23 the State; and
24 (xiii) one individual with expertise in public health communications
25 and marketing on issues and policies related to children’s well–being;
26 (6) the following members, appointed by the State Superintendent of
27 Schools:
28 (i) one parent of a child in a public primary or secondary school;
29 (ii) one local superintendent or principal implementing efforts to
30 have the superintendent’s school system or principal’s school become trauma–informed;
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1 (iii) one parent of a public middle school or high school student in the
2 State:
3 1. interested in and knowledgeable about the impact of
4 adverse childhood experiences and positive childhood experiences; and
5 2. active in the student’s local public school;
6 (iv) one school nurse in a local school system in the State with
7 expertise in adverse childhood experiences and positive childhood experiences research;
8 and
9 (v) one local school system coordinator of mental health services or
10 student support services;
11 (7) one representative of the Maryland School Psychologists’ Association,
12 designated by the President of the Association; and
13 (8) one representative of the Maryland Psychological Association,
14 designated by the President of the Association.
15 (c) The Workgroup shall elect the chair of the Workgroup by a majority vote at
16 the first meeting.
17 (d) The Maryland Department of Health shall provide staff for the Workgroup.
18 (e) A member of the Workgroup:
19 (1) may not receive compensation as a member of the Workgroup; but
20 (2) is entitled to reimbursement for expenses under the Standard State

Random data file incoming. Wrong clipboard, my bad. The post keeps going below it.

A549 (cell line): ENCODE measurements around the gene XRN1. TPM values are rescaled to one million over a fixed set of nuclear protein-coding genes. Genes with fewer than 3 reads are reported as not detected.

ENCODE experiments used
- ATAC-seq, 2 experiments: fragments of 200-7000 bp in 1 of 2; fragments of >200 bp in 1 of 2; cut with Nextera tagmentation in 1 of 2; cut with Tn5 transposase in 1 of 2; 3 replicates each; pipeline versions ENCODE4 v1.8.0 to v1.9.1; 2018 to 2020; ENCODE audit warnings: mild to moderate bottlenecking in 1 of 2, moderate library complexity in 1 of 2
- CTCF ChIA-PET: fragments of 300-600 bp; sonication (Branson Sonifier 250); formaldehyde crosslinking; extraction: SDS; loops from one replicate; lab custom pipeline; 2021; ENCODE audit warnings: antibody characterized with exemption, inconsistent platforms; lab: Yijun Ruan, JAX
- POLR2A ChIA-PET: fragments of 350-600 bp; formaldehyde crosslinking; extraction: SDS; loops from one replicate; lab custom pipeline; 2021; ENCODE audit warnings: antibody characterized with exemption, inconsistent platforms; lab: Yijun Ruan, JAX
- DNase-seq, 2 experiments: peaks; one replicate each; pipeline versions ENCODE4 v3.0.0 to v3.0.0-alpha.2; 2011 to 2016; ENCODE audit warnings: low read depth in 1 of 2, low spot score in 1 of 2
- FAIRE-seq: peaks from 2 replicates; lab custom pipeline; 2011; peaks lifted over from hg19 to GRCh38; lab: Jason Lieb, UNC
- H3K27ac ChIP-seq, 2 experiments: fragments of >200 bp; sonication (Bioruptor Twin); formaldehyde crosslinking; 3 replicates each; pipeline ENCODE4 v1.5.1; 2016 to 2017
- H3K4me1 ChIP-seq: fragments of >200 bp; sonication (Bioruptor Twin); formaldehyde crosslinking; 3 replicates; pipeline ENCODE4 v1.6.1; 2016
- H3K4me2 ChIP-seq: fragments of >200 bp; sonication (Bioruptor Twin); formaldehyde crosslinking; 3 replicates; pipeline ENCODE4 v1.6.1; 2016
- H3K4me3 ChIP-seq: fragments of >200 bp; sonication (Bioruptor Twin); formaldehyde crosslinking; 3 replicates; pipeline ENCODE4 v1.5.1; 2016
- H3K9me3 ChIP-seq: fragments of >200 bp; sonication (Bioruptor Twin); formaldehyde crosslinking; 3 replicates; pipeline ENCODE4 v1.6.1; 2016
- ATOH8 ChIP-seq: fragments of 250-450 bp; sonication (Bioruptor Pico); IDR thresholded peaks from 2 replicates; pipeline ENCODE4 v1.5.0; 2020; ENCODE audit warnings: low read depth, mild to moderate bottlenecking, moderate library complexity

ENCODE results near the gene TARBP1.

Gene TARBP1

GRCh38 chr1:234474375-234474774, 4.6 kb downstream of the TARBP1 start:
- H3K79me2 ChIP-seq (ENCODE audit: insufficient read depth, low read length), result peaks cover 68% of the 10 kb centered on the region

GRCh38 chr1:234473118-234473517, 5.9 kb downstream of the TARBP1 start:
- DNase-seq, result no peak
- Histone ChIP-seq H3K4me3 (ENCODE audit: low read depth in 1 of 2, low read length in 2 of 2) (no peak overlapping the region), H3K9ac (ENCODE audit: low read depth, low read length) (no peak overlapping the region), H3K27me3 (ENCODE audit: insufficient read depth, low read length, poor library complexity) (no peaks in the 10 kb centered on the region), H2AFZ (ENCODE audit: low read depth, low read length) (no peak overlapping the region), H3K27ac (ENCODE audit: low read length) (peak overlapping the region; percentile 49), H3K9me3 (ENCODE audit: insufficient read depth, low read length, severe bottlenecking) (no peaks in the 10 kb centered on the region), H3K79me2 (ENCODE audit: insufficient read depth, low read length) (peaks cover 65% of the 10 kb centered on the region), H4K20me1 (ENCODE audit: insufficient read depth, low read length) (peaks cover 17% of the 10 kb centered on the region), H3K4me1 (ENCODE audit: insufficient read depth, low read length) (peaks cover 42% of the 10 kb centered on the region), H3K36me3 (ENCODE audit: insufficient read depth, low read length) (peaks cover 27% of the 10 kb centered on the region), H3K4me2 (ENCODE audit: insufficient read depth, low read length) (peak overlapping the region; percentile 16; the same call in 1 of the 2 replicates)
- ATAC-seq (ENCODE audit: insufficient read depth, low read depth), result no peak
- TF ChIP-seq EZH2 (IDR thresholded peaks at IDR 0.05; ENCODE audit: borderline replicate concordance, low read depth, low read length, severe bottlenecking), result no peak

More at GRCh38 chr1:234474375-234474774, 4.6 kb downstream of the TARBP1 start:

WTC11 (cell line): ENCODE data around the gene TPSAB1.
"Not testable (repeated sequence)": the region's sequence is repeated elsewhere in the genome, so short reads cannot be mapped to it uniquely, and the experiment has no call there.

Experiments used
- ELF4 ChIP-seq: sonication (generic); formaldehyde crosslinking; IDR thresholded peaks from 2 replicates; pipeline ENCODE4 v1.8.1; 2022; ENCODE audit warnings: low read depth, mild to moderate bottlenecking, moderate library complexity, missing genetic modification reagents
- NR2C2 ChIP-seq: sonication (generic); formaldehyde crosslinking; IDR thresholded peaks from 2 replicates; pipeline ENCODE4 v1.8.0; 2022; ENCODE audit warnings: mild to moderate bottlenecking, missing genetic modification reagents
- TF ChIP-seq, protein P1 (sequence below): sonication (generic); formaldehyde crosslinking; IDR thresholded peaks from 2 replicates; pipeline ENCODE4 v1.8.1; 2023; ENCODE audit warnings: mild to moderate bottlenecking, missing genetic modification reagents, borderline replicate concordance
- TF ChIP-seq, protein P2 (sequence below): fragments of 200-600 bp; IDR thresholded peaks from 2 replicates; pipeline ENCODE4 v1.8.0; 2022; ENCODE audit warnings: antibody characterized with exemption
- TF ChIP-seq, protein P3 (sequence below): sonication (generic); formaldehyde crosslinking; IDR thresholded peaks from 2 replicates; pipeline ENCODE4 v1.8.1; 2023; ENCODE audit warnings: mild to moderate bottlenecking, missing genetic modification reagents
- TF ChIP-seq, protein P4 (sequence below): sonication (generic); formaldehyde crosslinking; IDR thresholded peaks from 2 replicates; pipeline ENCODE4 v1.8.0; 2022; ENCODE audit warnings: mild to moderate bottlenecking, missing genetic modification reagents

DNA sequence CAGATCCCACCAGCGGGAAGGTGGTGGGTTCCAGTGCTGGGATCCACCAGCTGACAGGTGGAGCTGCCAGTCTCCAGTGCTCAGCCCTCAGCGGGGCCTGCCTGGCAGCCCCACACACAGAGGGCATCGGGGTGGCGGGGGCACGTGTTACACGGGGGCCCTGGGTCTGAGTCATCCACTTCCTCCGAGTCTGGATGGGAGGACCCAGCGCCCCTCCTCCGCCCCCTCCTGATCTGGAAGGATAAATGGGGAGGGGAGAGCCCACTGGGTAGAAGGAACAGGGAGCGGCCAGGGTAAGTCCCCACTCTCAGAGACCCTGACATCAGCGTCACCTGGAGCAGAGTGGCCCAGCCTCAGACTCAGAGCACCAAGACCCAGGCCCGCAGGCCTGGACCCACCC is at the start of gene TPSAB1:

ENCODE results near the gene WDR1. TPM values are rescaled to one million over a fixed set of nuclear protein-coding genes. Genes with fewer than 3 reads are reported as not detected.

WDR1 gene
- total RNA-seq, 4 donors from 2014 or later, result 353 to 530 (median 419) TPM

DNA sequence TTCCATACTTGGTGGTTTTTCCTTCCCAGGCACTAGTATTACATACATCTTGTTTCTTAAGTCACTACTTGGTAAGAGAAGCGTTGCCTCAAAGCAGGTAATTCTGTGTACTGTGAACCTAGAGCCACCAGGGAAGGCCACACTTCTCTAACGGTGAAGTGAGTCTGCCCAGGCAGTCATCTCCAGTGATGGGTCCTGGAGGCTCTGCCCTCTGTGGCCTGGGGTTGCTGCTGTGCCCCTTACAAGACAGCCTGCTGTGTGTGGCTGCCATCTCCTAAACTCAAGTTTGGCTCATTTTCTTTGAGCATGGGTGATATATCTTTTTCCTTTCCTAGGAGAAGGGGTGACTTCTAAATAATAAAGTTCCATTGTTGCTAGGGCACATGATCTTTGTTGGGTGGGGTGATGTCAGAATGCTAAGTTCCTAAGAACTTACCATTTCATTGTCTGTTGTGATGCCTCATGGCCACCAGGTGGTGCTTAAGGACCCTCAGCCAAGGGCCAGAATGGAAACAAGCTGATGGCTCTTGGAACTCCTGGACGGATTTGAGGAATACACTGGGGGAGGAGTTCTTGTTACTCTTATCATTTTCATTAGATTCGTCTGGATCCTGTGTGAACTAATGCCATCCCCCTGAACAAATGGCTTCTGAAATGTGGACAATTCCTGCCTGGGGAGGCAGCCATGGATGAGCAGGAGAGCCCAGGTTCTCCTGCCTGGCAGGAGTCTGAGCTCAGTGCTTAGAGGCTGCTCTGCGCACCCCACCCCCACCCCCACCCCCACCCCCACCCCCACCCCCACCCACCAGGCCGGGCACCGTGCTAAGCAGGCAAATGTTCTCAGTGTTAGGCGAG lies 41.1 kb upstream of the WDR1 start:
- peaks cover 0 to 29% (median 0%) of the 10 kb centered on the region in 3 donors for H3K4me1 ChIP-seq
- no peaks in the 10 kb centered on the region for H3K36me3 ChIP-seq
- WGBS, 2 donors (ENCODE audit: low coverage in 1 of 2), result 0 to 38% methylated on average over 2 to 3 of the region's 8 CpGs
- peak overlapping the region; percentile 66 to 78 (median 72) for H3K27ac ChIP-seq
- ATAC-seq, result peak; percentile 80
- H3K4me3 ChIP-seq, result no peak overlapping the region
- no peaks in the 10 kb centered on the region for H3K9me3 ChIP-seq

21 Travel Regulations, as provided in the State budget.
22 (f) On or before October 1, 2022, the Workgroup shall:
23 (1) update, improve, and develop screening tools that primary care
24 providers can use in a primary care setting to identify and treat minors who have a mental
25 health disorder that may be caused by or related to an adverse childhood experience;
26 (2) submit the screening tools to the Maryland Department of Health;
27 (3) recommend changes to the physical examination form that the State
28 Department of Education requires of all new students entering a public school, including
29 requiring that a physical examination include an assessment of trauma;
30 (4) study and make recommendations on the actions a primary care
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1 provider should take after screening a minor for a mental health disorder that may be
2 caused by or related to an adverse childhood experience and finding that the minor shows
3 signs of trauma;
4 (5) study best practices in Youth Risk Behavior Survey data summaries
5 and trends reports from across the country, including those that report on adverse
6 childhood experiences and positive childhood experiences;
7 (6) develop a Youth Risk Behavior Survey template for a State– and
8 county–level data summary and trends report on adverse childhood experiences and
9 positive childhood experiences to be distributed for use and action by State and local
10 policymakers, adverse childhood experiences and trauma–informed State and local